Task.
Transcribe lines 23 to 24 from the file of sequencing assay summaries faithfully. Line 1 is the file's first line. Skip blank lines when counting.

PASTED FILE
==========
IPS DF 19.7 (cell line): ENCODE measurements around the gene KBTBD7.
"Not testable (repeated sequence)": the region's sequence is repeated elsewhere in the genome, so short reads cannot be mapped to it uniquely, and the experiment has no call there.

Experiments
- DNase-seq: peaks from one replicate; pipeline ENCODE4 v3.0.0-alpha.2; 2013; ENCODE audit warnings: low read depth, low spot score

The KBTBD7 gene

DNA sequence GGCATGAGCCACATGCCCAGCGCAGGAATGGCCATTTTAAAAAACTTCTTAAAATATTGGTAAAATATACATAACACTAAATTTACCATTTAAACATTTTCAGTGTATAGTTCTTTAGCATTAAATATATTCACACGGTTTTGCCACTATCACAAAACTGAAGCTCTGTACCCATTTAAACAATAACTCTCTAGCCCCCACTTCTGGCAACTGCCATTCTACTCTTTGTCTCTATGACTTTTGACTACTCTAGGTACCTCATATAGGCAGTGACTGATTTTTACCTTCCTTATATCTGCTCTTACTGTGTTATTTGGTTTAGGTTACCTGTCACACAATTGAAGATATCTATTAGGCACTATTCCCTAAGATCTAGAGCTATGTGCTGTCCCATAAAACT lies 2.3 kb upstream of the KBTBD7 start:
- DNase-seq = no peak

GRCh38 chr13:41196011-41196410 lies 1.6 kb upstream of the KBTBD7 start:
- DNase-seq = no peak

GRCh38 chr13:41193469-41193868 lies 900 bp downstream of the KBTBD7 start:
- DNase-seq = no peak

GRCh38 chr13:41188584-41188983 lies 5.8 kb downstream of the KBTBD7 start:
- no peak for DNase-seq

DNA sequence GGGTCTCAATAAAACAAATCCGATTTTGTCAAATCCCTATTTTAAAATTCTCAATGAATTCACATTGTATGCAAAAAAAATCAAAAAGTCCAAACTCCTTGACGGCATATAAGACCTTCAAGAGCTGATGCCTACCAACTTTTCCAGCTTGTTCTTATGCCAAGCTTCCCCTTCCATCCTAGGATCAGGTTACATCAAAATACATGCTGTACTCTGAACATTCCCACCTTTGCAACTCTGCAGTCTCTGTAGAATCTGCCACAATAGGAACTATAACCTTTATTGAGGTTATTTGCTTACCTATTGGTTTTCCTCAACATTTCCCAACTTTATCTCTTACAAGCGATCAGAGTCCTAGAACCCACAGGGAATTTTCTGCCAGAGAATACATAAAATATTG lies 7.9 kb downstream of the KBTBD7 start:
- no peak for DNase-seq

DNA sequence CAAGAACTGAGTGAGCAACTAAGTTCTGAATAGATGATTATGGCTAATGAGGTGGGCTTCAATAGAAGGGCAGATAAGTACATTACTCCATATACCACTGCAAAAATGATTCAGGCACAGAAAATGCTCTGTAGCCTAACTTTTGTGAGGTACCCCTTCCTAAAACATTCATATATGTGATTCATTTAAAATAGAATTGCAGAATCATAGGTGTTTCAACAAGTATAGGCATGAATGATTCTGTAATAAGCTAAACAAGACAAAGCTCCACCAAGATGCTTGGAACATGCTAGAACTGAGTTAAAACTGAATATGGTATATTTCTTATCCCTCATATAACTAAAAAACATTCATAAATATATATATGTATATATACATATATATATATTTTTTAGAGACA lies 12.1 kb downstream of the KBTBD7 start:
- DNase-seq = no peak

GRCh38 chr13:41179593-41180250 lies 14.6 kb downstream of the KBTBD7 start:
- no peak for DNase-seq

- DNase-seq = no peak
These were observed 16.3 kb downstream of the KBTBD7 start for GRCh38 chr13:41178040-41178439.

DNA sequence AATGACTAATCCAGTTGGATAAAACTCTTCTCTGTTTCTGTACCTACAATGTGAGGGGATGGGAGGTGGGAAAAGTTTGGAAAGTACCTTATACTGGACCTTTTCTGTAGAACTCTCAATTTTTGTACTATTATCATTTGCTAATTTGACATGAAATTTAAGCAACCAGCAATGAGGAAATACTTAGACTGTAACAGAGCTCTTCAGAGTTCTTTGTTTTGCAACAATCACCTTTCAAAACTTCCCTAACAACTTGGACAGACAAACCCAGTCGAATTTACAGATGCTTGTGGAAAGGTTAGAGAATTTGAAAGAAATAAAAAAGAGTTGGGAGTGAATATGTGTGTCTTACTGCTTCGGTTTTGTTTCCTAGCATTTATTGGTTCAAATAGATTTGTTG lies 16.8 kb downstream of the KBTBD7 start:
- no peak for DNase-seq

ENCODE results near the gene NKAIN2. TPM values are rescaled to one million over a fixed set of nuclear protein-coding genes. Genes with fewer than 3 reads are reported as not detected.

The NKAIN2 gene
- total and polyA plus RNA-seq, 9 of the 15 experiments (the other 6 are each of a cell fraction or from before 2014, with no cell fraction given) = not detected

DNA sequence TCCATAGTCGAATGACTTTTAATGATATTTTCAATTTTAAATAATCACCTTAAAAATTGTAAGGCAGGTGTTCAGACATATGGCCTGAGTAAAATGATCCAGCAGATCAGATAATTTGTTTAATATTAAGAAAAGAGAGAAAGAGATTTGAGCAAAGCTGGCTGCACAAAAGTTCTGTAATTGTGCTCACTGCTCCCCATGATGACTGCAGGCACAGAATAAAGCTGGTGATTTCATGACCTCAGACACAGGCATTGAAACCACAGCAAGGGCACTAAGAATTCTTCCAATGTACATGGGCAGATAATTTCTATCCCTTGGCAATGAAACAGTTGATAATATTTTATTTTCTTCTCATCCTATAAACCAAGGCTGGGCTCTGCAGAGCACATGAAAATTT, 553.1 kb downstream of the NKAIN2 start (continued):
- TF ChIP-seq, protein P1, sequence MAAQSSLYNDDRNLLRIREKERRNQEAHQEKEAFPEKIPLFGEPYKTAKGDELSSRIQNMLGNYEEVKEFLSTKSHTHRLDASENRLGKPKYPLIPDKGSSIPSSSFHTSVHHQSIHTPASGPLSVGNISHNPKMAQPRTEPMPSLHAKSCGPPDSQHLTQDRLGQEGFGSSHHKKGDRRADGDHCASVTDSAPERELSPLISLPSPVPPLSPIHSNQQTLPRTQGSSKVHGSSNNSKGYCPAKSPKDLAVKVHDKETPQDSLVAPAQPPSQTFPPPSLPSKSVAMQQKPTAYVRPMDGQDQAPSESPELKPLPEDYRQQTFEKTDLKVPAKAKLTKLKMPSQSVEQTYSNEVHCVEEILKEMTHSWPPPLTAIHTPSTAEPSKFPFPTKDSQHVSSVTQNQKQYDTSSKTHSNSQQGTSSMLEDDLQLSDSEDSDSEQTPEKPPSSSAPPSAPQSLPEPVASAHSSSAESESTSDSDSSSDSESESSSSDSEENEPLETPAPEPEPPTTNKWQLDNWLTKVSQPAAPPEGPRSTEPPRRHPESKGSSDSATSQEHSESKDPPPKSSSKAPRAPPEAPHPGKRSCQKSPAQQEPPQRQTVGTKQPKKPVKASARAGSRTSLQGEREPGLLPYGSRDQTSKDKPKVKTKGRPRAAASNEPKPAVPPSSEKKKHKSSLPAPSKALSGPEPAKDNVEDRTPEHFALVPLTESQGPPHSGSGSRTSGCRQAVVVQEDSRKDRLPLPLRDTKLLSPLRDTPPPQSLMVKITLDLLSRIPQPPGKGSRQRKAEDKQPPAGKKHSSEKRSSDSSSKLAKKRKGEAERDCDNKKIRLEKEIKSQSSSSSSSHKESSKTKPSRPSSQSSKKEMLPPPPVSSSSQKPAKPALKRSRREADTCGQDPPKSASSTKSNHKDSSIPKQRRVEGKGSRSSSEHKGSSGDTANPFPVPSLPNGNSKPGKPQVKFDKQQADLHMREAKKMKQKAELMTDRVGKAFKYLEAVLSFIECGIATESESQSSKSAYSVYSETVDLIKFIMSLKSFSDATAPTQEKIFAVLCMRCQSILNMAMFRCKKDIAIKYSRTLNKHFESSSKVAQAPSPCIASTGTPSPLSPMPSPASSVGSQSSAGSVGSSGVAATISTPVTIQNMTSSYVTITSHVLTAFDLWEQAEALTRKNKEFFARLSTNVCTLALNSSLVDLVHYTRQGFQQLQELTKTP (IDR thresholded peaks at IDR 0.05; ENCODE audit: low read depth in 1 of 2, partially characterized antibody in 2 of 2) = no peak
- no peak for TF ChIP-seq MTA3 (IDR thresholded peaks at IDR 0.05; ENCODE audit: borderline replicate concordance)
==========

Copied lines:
- no peak for DNase-seq

ENCODE results near the gene NKAIN2. TPM values are rescaled to one million over a fixed set of nuclear protein-coding genes. Genes with fewer than 3 reads are reported as not detected.